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Sep 052015

The prospect of living in Zimbabwe is somewhat of a gamble at the current time, so you could imagine that there might be very little appetite for going to Zimbabwe’s gambling halls. Actually, it seems to be functioning the opposite way around, with the critical market circumstances leading to a bigger ambition to wager, to try and find a quick win, a way out of the difficulty.

For many of the citizens subsisting on the meager nearby wages, there are two common styles of betting, the state lottery and Zimbet. As with practically everywhere else on the planet, there is a state lotto where the odds of succeeding are surprisingly low, but then the winnings are also surprisingly large. It’s been said by economists who look at the concept that many do not buy a card with the rational expectation of hitting. Zimbet is based on either the local or the UK soccer leagues and involves predicting the results of future games.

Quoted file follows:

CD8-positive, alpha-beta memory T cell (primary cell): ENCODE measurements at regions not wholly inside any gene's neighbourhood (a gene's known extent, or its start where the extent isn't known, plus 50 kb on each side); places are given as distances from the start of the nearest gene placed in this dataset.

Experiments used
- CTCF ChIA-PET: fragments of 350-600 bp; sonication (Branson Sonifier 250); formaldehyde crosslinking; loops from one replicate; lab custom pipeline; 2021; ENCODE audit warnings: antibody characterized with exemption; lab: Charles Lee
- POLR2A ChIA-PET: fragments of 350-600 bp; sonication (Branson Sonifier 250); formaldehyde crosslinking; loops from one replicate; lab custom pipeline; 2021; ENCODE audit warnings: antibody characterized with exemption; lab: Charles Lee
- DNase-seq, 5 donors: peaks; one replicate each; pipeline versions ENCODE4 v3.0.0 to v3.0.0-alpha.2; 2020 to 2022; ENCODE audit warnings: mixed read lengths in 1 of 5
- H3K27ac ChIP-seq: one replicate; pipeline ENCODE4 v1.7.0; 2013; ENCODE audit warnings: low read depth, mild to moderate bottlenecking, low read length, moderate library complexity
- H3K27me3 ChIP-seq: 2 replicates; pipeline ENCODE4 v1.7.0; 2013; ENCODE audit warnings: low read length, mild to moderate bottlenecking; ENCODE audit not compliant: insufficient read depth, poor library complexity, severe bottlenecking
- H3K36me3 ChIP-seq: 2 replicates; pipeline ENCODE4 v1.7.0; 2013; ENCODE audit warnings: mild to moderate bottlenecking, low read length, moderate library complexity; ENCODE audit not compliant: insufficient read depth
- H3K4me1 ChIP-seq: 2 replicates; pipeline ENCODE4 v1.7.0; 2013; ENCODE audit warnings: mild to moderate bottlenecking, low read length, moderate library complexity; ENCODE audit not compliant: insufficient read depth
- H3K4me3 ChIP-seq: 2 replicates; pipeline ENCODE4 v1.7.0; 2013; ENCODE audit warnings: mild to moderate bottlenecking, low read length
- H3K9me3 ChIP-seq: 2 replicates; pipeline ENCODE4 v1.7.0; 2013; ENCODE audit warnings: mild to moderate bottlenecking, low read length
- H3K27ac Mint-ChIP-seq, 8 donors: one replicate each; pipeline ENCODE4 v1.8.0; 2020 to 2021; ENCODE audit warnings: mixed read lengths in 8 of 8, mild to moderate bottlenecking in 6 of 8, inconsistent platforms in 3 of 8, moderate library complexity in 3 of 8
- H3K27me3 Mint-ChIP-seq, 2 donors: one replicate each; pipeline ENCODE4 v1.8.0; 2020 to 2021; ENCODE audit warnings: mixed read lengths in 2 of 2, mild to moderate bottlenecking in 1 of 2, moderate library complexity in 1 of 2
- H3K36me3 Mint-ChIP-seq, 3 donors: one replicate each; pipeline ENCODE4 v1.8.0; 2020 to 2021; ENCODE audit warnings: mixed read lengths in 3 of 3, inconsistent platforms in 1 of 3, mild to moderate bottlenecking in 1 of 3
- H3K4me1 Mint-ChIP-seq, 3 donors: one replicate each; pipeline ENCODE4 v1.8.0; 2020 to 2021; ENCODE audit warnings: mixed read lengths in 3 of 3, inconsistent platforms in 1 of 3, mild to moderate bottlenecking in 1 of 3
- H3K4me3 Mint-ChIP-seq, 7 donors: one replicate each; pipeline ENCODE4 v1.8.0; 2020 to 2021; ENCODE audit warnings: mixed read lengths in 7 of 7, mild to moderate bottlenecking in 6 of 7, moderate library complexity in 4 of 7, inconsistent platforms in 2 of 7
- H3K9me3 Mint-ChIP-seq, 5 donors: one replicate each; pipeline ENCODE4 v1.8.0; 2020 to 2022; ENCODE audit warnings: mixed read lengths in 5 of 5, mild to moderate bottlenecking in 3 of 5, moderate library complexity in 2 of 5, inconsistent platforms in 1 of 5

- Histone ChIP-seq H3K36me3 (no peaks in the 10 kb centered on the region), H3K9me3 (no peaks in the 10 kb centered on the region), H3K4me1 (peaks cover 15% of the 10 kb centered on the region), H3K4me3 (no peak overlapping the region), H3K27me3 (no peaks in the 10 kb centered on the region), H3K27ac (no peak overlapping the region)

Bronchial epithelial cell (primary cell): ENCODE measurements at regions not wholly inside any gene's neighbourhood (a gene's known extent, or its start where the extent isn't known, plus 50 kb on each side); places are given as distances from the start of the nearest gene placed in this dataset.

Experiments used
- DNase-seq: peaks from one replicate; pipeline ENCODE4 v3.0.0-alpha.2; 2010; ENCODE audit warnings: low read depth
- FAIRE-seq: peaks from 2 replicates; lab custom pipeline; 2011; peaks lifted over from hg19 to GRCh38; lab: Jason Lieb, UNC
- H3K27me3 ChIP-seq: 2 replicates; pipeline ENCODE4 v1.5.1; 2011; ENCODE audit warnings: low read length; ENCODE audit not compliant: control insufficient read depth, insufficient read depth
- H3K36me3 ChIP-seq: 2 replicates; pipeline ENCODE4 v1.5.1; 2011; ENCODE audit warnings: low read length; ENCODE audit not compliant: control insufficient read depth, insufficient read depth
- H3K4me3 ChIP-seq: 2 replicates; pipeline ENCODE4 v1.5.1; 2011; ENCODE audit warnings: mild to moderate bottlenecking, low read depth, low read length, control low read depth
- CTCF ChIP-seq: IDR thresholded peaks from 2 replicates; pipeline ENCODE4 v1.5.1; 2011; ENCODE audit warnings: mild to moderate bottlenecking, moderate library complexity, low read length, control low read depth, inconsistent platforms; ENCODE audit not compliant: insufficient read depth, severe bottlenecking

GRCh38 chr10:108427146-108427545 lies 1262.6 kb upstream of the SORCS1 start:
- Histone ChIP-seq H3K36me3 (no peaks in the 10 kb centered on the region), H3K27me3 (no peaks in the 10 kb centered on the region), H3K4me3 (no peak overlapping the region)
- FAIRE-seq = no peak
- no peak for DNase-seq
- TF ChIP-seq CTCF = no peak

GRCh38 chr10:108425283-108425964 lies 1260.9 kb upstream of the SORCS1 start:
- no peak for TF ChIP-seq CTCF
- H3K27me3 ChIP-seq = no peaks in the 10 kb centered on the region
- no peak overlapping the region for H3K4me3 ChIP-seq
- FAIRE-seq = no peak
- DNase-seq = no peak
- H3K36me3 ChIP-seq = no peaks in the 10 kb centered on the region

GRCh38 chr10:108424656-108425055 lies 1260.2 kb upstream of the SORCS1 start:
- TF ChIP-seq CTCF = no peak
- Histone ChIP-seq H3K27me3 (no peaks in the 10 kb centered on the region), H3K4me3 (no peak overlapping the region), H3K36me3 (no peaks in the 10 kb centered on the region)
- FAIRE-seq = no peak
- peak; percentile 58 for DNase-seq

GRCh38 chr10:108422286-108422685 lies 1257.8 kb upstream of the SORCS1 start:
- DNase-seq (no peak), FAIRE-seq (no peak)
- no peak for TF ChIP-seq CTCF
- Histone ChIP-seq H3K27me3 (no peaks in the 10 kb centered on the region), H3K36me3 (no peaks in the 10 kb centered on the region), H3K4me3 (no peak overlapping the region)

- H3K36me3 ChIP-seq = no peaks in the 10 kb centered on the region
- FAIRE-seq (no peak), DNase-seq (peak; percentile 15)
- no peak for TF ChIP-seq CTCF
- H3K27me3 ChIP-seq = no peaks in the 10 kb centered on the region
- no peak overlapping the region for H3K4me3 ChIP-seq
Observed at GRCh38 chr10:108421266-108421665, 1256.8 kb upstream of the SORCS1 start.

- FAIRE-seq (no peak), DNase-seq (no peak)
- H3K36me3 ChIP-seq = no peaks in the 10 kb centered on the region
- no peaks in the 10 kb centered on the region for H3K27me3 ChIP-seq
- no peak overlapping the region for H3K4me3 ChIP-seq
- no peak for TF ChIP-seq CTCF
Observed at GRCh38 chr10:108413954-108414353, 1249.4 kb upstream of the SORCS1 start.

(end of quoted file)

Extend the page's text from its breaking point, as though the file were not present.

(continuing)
Zimbabwe’s casinos, on the other foot, look after the astonishingly rich of the nation and travelers. Up till not long ago, there was a considerably big tourist business, centered on safaris and trips to Victoria Falls. The market collapse and associated bloodshed have cut into this market.

Among Zimbabwe’s casinos, there are two in the capital, Harare, the Carribea Bay Resort and Casino, which has 5 gaming tables and slots, and the Plumtree gambling den, which has just the slot machine games. The Zambesi Valley Hotel and Entertainment Center in Kariba also has only slots. Mutare has the Monclair Hotel and Casino and the Leopard Rock Hotel and Casino, the two of which have gaming tables, one armed bandits and video machines, and Victoria Falls houses the Elephant Hills Hotel and Casino and the Makasa Sun Hotel and Casino, the two of which has slot machines and blackjack, roulette, and craps tables.

In addition to Zimbabwe’s casinos and the aforestated mentioned lottery and Zimbet (which is quite like a parimutuel betting system), there is a total of two horse racing complexes in the state: the Matabeleland Turf Club in Bulawayo (the 2nd metropolis) and the Borrowdale Park in Harare.

Seeing as that the market has shrunk by beyond 40% in recent years and with the connected deprivation and crime that has come about, it is not understood how well the tourist business which funds Zimbabwe’s gambling halls will do in the near future. How many of them will survive till conditions improve is basically not known.

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